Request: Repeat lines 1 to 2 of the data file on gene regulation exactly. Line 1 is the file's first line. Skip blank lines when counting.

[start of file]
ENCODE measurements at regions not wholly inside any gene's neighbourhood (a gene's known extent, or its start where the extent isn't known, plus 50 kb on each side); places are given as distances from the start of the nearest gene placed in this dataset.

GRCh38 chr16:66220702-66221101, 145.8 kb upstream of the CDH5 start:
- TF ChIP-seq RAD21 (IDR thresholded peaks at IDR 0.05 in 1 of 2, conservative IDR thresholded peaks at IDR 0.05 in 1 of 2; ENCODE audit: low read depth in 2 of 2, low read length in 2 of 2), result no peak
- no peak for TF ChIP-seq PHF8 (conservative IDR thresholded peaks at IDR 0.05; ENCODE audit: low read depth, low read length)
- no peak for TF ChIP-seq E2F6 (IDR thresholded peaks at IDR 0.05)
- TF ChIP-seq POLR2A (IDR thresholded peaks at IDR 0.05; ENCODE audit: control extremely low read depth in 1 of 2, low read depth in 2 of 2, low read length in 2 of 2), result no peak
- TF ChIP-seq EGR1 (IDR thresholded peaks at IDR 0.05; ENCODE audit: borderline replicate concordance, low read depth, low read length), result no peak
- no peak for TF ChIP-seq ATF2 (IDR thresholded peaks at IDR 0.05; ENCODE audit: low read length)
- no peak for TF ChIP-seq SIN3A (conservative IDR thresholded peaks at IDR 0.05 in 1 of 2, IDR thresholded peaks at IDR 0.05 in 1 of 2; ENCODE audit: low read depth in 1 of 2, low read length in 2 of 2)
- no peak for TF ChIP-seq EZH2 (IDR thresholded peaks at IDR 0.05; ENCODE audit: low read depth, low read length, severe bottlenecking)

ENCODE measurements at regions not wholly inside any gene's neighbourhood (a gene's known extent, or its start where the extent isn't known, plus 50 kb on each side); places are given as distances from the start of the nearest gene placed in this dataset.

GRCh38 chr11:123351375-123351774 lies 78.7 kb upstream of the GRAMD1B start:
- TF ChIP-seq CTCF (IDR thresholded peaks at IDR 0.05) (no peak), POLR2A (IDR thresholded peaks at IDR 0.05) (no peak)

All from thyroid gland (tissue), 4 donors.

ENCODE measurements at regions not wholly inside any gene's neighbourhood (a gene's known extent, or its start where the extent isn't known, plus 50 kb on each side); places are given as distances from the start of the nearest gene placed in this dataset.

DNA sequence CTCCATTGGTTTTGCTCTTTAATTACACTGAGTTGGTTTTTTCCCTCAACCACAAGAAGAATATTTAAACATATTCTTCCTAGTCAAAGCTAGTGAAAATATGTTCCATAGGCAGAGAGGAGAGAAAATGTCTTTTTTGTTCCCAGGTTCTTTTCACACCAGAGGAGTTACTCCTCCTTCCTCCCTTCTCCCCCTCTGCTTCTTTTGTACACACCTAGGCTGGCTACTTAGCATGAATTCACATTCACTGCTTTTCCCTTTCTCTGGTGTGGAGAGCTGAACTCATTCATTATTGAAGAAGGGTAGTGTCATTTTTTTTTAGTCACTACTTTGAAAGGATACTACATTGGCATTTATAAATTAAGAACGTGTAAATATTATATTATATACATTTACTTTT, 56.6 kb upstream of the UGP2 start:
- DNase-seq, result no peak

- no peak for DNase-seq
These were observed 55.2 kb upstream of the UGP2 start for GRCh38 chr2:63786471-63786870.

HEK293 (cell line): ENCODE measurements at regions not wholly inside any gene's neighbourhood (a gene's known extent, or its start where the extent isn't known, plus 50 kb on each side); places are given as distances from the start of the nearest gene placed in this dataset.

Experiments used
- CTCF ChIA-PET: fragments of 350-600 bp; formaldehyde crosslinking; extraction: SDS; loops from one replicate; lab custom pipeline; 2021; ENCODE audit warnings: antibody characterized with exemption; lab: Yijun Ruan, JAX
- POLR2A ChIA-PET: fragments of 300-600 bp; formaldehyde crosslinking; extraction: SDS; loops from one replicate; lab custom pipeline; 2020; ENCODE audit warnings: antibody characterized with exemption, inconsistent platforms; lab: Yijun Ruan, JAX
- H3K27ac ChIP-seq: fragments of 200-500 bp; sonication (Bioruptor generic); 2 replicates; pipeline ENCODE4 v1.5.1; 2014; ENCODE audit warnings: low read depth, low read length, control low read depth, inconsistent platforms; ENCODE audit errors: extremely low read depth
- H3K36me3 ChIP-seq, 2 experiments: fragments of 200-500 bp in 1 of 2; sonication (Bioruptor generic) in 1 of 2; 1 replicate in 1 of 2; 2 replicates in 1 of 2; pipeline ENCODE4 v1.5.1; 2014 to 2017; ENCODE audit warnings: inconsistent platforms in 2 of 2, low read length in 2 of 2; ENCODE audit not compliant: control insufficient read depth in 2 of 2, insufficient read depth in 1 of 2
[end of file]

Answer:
ENCODE measurements at regions not wholly inside any gene's neighbourhood (a gene's known extent, or its start where the extent isn't known, plus 50 kb on each side); places are given as distances from the start of the nearest gene placed in this dataset.

GRCh38 chr16:66220702-66221101, 145.8 kb upstream of the CDH5 start: